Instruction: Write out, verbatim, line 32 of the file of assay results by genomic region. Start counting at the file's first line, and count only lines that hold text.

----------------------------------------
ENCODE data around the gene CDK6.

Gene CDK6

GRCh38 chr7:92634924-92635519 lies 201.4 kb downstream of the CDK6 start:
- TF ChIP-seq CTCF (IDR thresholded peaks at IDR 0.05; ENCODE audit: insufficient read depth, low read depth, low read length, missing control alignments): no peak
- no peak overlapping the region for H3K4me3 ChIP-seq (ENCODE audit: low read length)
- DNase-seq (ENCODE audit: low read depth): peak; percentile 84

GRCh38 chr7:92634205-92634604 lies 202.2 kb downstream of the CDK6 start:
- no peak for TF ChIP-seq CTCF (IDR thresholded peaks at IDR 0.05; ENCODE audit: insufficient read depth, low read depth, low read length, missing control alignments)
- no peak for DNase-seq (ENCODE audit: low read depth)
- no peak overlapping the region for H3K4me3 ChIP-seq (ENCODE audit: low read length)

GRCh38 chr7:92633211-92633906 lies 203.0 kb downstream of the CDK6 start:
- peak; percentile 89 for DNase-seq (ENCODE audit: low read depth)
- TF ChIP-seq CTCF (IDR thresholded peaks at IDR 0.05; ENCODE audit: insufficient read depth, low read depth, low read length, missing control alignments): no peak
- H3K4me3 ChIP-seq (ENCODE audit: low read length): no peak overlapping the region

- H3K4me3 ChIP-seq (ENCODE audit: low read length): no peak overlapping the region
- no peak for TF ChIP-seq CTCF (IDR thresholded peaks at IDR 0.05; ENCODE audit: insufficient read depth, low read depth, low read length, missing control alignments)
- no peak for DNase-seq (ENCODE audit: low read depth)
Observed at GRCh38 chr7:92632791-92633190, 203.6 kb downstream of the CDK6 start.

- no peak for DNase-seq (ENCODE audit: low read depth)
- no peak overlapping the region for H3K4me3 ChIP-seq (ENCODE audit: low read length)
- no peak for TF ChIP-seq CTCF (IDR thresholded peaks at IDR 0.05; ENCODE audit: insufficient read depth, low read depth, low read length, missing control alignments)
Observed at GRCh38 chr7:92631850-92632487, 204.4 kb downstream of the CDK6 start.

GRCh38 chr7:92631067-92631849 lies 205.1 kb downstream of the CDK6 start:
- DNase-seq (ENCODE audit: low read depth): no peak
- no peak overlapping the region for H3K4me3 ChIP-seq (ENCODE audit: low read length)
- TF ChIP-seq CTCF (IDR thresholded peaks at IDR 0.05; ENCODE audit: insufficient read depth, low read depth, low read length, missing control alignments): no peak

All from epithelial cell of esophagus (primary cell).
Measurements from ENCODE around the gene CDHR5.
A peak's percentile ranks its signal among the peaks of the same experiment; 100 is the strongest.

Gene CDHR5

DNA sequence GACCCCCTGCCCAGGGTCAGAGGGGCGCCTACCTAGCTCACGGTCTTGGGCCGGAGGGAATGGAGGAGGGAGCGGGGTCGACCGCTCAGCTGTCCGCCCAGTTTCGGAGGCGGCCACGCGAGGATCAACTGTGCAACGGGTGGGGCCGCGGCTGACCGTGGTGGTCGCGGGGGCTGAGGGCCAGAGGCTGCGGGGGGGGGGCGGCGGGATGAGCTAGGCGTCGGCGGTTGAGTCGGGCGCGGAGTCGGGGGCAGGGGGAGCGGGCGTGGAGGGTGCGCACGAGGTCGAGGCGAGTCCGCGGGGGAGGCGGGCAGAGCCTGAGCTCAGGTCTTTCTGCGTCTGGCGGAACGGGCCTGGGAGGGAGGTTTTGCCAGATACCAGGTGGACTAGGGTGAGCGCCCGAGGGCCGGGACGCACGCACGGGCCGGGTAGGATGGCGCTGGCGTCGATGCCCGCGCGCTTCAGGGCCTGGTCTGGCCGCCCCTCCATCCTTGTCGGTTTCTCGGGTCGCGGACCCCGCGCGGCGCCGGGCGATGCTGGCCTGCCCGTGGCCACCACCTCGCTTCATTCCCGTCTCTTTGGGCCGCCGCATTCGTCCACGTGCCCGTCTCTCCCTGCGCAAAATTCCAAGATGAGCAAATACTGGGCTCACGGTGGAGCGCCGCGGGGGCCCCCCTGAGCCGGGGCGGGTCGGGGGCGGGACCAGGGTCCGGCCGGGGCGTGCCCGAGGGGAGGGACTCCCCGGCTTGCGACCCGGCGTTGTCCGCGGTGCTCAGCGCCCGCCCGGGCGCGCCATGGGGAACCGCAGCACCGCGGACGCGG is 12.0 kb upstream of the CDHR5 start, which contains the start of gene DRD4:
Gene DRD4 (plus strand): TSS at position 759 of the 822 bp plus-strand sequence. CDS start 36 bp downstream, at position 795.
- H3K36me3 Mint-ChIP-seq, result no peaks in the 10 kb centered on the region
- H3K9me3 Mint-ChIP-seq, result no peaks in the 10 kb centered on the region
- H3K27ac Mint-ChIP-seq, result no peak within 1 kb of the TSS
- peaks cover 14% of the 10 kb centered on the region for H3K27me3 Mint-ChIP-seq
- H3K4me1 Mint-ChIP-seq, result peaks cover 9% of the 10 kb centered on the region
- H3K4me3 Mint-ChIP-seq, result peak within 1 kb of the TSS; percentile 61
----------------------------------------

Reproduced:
Gene DRD4 (plus strand): TSS at position 759 of the 822 bp plus-strand sequence. CDS start 36 bp downstream, at position 795.